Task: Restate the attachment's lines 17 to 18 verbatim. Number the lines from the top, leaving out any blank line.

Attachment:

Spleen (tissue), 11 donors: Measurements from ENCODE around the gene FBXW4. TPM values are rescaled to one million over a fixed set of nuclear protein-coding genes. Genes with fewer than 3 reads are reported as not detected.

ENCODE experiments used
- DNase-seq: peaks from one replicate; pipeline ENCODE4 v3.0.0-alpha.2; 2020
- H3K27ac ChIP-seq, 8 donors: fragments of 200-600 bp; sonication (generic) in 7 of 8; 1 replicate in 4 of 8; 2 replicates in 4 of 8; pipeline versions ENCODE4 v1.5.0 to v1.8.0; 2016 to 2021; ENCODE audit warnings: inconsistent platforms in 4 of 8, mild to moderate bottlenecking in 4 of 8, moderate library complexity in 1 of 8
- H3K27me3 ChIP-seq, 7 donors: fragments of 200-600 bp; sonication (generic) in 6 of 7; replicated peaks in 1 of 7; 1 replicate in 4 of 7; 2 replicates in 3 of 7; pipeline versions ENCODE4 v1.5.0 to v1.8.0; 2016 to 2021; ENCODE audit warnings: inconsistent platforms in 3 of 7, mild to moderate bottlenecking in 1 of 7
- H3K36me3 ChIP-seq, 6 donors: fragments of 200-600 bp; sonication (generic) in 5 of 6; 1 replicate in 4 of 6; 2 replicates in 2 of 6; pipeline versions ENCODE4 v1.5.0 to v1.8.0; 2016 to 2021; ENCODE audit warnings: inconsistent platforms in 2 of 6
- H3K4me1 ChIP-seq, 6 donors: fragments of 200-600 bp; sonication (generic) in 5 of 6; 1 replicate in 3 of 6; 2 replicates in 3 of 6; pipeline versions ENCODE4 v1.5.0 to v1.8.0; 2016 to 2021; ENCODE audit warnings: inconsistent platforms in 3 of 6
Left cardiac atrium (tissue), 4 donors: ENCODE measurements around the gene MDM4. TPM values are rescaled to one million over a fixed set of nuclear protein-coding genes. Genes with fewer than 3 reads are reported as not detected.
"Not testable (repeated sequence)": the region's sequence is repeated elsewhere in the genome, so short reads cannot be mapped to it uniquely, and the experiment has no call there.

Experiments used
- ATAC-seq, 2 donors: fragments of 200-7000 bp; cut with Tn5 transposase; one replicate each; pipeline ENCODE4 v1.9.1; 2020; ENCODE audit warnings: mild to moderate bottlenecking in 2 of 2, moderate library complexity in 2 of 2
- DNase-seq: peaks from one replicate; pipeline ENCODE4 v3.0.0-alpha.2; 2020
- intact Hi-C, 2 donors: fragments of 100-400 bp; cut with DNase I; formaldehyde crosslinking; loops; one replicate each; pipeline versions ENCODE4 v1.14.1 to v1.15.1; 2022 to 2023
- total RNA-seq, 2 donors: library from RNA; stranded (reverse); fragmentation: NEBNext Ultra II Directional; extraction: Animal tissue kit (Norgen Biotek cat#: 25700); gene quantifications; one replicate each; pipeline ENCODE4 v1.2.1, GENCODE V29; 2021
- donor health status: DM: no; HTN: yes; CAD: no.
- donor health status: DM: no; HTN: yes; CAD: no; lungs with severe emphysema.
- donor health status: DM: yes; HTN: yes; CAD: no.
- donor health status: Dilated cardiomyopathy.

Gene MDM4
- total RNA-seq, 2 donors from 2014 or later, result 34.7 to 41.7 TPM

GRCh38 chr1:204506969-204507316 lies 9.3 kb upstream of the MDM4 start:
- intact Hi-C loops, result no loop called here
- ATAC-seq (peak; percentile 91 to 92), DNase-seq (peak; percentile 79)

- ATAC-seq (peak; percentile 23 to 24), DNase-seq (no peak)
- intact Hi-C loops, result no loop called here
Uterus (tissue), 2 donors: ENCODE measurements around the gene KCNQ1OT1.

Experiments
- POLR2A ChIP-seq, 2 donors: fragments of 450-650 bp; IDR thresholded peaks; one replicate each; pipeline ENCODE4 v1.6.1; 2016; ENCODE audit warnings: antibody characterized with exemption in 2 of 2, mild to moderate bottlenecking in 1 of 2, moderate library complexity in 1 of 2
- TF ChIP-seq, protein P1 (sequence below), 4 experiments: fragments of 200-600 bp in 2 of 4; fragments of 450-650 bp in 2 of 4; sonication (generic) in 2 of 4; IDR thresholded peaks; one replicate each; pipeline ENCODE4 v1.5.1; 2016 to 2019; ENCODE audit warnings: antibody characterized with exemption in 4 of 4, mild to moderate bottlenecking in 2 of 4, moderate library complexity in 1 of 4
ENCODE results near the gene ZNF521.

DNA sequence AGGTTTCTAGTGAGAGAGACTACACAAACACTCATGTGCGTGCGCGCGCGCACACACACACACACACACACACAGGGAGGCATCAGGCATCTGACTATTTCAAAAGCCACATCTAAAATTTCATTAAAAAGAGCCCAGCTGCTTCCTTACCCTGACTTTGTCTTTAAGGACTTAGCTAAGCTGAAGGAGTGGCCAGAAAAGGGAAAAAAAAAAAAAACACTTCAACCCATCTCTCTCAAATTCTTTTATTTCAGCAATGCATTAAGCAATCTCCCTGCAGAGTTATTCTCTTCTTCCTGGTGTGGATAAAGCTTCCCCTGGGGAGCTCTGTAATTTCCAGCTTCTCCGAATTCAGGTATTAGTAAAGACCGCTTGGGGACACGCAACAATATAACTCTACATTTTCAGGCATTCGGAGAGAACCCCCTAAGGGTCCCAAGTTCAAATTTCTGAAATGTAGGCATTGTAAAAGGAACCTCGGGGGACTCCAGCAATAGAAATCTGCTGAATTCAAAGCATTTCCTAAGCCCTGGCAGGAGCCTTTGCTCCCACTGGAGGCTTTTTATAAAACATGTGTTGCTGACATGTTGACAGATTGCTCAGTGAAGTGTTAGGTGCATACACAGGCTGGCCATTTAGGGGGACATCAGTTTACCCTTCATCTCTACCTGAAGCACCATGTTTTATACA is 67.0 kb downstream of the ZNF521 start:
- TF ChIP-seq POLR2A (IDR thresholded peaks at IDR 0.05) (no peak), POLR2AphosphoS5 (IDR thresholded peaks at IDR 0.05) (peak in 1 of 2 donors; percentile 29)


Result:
- donor health status: DM: yes; HTN: yes; CAD: no.
- donor health status: Dilated cardiomyopathy.